The events of the Kinderland saga, during which cases of mistreating children were reported in two separate Kinderland pre-schools, must still be fresh in everyone’s minds. 

In what seems to be impeccable timing by the Early Childhood Development Agency (ECDA), it released a statement mandating that all Pre-Schools and Early Intervention (EI) centres in Singapore must install CCTV cameras by July 2024. 

The statement was also released on 31 August 2023, merely a day after Lin Min, the culprit behind the Woodlands Mart pre-school incident was charged for the ill treatment of a child.  

ECDA Had Been Engaging Pre-Schools About Installing CCTVs Since 2022

Contrary to popular belief, the move to install CCTVs in every pre-school was not in direct response to the Kinderland saga.

In fact, ECDA had already notified pre-school operators of the mandate since early 2023, and had been engaging the pre-school sector about the topic since 2022. 

Currently, more than 60% of preschools and 100% of EI centres have already installed CCTV cameras on their premises. 

For preschools that have yet to install CCTV cameras, it was highlighted that more time was needed to make the necessary arrangements, such as implementing clear policies and proper protocol to access CCTV footage. 

According to ECDA, it will work closely with operators to ensure their CCTV system and cameras are installed and used appropriately to protect the privacy of both children and staff.

ECDA Introduces Measures to Protect Privacy of Children and Staff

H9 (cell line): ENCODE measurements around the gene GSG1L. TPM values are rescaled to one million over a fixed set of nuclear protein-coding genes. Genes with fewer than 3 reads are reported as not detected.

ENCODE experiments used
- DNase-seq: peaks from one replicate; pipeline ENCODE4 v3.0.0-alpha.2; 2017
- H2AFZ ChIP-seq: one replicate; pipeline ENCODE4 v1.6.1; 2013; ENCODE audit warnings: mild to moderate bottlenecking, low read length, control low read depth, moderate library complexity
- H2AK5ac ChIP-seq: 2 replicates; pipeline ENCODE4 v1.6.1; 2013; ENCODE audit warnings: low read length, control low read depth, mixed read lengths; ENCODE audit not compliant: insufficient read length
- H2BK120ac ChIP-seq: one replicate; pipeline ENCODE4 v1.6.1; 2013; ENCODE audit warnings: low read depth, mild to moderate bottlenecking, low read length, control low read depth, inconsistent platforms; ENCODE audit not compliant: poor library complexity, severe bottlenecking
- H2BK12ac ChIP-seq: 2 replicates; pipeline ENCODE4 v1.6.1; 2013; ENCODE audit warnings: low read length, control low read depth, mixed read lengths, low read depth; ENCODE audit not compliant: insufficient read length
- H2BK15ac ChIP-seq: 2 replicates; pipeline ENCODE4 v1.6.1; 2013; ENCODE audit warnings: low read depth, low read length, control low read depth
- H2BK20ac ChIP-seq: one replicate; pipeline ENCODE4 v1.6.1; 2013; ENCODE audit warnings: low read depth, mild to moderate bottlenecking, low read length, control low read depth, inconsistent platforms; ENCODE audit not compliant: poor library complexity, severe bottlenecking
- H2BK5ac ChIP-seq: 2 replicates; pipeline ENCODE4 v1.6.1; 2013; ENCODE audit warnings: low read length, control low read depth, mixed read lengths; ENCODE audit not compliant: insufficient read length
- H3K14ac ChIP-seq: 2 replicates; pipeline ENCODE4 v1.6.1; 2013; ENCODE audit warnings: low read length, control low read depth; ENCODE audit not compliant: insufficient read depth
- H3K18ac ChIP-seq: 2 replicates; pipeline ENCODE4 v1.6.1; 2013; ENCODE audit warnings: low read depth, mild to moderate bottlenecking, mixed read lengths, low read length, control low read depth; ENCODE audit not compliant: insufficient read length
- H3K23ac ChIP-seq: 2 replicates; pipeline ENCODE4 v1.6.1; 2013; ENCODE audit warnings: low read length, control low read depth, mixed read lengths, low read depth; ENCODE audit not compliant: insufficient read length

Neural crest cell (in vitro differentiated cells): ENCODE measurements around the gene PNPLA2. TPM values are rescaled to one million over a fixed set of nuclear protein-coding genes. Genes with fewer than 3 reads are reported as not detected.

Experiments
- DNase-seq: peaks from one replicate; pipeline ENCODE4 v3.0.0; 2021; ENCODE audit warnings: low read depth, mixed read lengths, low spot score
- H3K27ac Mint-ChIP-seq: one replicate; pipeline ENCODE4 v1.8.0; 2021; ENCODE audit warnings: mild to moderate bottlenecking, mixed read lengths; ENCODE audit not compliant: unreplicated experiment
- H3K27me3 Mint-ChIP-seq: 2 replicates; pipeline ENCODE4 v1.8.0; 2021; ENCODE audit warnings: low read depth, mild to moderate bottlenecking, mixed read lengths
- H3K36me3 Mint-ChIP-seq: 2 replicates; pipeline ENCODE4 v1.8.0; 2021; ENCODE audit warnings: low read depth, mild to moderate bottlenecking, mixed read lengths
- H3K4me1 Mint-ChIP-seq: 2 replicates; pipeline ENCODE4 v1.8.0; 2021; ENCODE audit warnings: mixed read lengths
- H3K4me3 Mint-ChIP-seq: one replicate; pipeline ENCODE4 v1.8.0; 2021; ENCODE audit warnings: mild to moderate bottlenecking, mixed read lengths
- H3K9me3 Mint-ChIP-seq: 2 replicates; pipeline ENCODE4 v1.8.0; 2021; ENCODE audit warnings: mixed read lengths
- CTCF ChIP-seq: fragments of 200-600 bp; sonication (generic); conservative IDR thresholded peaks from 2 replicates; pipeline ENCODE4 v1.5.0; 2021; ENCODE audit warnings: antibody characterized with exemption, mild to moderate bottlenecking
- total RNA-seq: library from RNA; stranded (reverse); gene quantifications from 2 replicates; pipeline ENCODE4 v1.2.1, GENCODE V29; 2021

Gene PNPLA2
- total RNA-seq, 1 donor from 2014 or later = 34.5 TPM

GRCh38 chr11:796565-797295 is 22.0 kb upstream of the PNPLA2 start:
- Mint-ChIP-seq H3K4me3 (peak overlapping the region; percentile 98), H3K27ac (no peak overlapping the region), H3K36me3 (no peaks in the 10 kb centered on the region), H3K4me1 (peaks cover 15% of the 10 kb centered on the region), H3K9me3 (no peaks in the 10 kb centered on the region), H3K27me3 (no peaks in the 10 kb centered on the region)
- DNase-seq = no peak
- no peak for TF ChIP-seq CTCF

From 1 July 2024, CCTV cameras will be required in key access points and areas children use, such as classrooms, activity rooms, play areas, and infant napping rooms.

One common concern for many parents about installing CCTVs involves their children’s privacy. To ensure the privacy of staff and children, CCTV cameras will not be allowed in toilets, changing rooms and staff rest areas, said ECDA.

But what if the parents are the issue? There is another concern that “kaypoh” parents may take CCTV footage out of context, jumping to conclusions and wrongfully accusing staff of misdeeds. 

ECDA has also reassured pre-school operators that access to CCTV footage will only be granted to parents to provide an objective reference point to clarify an incident that might have compromised the child’s safety or to assist the investigation of serious incidents within the preschool premises. Pre-schools can turn down a parent’s request if it is made on unreasonable grounds.

After the Kinderland pre-school incidents involving a 33-old-teacher pouring water down a child’s throat and another 48-year-old teacher allegedly smacking a child in the head, it is all the more important that CCTVs are in place to monitor and provide evidence for similar cases in the future. 

As part of ongoing efforts to ensure the safety of children, ECDA said that it will continue to work with educational institutes and training providers to incorporate child-safe practices in the training curriculum for early childhood educators. 

ECDA also added that it ensures all educators are trained on child-safe practices before deployment. These include appropriate child management strategies and practices prohibited under the Early Childhood Development Centres’ Regulations. 

The prohibited practices include:

  • Corporal punishment.
  • Giving the child harsh, humiliating, belittling or degrading response of any kind.
  • Neglecting the child.
  • Force-feeding the child.

Now, some of them look familiar, right?

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